The first discovered protocadherin, PCDH1, comes into view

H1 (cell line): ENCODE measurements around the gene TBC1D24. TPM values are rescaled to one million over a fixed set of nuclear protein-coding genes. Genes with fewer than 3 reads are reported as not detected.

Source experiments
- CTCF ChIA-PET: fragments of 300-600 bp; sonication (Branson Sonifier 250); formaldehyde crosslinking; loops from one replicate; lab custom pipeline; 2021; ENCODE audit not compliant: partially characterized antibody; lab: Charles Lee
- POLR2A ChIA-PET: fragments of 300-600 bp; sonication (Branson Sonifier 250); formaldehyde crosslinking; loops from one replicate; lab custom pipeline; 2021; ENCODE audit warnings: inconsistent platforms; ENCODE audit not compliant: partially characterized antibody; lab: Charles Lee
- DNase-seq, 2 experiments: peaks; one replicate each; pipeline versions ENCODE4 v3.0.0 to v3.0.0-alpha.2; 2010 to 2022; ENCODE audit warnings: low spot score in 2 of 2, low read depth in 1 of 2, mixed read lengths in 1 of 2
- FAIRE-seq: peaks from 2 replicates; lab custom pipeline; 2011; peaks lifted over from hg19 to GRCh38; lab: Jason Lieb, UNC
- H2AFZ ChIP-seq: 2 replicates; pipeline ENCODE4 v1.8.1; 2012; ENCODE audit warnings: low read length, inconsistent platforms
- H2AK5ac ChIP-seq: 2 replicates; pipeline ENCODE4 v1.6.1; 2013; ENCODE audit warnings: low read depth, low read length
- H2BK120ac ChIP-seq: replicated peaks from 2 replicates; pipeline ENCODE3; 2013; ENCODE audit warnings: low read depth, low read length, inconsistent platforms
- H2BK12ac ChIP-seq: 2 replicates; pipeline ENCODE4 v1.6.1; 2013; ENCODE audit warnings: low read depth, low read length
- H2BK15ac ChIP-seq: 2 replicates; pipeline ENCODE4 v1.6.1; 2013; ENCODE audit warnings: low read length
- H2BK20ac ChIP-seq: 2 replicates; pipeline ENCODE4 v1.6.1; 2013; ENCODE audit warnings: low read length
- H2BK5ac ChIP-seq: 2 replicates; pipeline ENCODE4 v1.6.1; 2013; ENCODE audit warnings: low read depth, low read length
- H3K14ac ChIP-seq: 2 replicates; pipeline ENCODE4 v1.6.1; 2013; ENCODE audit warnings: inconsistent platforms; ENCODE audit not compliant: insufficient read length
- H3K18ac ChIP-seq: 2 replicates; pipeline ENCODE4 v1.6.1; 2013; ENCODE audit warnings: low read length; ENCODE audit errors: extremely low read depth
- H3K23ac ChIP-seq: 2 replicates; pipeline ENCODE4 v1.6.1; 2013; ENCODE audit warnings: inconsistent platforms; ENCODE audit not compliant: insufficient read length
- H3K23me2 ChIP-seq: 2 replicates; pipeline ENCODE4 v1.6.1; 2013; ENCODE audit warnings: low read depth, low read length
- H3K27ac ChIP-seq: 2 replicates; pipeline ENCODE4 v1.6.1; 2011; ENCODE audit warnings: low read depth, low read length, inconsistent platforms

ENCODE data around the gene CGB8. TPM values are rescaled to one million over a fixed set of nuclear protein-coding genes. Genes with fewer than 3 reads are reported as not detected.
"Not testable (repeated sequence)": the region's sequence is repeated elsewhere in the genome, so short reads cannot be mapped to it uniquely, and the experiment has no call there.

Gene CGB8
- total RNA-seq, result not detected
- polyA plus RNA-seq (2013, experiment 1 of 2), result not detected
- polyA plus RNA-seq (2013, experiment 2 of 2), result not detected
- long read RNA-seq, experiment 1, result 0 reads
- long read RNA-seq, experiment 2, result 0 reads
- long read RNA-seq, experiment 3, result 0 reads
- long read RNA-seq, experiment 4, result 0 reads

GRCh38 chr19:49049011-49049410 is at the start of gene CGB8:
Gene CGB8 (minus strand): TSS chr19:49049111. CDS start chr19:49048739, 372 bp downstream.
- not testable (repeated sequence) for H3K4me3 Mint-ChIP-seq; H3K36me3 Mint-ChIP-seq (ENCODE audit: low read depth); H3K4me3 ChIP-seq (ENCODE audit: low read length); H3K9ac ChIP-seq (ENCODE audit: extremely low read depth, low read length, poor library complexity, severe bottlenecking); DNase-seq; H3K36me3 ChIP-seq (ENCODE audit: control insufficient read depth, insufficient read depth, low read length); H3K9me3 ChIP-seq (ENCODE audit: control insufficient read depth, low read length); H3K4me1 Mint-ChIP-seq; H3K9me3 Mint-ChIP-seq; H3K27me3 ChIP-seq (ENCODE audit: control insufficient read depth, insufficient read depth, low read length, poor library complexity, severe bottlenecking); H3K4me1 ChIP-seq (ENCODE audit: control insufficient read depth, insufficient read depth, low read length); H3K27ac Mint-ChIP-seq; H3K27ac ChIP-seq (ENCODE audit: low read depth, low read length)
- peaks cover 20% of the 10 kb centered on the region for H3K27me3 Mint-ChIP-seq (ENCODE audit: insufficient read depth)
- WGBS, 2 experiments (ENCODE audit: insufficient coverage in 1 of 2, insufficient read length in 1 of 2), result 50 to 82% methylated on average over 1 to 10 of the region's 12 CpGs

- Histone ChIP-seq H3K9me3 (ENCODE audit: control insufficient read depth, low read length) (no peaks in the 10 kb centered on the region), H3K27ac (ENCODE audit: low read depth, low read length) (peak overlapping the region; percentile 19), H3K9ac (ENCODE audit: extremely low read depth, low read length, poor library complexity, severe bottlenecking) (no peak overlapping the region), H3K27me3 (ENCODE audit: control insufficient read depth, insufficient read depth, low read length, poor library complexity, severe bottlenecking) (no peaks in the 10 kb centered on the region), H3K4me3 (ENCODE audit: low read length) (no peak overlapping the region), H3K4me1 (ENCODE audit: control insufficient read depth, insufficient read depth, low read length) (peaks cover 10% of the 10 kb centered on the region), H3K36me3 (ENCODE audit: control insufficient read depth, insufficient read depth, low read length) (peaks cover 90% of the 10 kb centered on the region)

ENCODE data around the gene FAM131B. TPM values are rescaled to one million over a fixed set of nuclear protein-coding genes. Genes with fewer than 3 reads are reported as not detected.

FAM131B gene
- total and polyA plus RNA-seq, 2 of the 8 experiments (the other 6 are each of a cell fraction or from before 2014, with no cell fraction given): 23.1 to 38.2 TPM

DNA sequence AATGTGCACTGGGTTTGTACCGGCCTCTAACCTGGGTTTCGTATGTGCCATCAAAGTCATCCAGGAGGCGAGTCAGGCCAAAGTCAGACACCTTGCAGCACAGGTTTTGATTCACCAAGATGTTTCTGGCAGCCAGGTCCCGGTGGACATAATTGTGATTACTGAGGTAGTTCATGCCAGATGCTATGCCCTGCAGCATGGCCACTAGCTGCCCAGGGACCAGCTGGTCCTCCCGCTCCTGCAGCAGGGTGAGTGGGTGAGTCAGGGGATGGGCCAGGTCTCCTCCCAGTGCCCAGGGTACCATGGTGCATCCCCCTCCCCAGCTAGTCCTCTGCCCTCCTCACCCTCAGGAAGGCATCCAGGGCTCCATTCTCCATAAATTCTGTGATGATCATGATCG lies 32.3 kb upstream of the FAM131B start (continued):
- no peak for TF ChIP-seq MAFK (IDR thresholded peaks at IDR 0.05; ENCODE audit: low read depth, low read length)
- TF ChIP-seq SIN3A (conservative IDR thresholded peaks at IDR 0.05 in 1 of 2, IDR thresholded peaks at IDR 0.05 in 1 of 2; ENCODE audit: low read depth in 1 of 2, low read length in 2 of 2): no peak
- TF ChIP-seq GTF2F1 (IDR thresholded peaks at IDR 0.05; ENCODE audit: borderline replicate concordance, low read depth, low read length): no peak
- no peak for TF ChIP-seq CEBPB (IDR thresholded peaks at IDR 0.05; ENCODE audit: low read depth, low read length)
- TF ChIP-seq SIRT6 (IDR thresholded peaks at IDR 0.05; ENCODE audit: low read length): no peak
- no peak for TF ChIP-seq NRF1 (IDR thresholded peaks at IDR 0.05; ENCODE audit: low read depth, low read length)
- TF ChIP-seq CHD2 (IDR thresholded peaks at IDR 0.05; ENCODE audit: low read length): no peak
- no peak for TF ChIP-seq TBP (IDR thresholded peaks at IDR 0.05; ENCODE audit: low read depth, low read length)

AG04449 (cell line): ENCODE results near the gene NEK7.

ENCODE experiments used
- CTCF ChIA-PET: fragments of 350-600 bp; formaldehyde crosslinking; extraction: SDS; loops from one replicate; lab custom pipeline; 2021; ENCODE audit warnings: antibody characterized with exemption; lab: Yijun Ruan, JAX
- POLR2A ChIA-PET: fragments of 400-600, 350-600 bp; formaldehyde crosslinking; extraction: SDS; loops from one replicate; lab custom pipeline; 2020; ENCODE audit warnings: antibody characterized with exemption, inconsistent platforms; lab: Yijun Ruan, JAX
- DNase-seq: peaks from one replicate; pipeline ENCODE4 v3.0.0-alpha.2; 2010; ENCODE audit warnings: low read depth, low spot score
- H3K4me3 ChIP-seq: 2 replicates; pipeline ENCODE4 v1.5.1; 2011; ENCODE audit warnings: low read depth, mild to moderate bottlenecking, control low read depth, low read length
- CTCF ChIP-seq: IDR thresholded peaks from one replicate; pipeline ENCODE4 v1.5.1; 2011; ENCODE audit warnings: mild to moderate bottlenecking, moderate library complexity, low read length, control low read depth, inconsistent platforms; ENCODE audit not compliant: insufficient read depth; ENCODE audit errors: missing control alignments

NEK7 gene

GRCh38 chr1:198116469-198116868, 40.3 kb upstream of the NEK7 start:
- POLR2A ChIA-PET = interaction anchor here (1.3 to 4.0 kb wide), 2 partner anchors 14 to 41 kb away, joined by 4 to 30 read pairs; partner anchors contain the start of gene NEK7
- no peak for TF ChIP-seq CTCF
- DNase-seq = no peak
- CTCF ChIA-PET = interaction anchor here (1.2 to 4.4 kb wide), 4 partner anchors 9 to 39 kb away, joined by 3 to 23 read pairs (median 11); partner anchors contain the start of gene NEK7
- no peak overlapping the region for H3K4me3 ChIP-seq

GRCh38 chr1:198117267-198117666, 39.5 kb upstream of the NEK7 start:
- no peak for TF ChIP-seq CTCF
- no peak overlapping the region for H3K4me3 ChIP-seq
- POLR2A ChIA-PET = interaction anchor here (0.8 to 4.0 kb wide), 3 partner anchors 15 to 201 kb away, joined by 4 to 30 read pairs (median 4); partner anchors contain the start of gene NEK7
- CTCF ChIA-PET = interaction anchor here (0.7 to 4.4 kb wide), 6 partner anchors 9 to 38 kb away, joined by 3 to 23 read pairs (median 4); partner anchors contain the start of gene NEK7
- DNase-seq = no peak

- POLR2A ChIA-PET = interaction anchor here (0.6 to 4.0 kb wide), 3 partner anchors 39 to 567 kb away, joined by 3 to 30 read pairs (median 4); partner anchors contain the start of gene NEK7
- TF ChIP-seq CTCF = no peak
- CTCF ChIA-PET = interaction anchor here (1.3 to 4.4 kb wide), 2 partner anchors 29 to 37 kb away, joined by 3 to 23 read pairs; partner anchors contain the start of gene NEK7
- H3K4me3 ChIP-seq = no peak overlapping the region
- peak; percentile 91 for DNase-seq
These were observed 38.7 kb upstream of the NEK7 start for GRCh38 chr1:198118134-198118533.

Since the discovery of classical cadherins by Takeichi and Kemler in the 70s, multiple studies have thoroughly characterized the mechanisms by which classical cadherins use their extracellular domains with five extracellular cadherin (EC) repeats to glue cells together. As time passed, more cadherins were added to the superfamily, and it was clear that several members could not be classified as “classical” because their architecture, function, and binding mechanisms were distinct. Non-classical, non-clustered δ protocadherins form a unique set of subfamilies (δ1 and δ2) that are differentially expressed in the vertebrate brain and in various other organs. These protocadherins had been implicated in various diseases. However, when we started our research group, little was known about how δ protocadherins used their extracellular domains to mediate adhesion and about how their dysfunction caused disease. We focused first on PCDH19  a δ2 protocadherin with six EC repeats involved in epilepsy (see “A molecular forearm handshake to wire the brain” below). We followed up this work with studies of PCDH1, a δ1 protocadherin with seven EC repeats, ubiquitously expressed in various human tissues and involved in asthma and New World hantavirus infection. Our work revealed PCDH1’s molecular mechanism of adhesion and showed a first detailed view of how this and other proteins of the δ subfamilies may function. Furthermore, our structures showing PCDH1 EC1, to which the hantavirus glycoproteins bind, opened up avenues for drug discovery endeavors focused on preventing deadly hantavirus infections (see more in “Identification of an Adhesive Interface for the Non-Clustered δ1 Protocadherin-1 Involved in Respiratory Diseases”. Communications Biology, 2:354, 2019).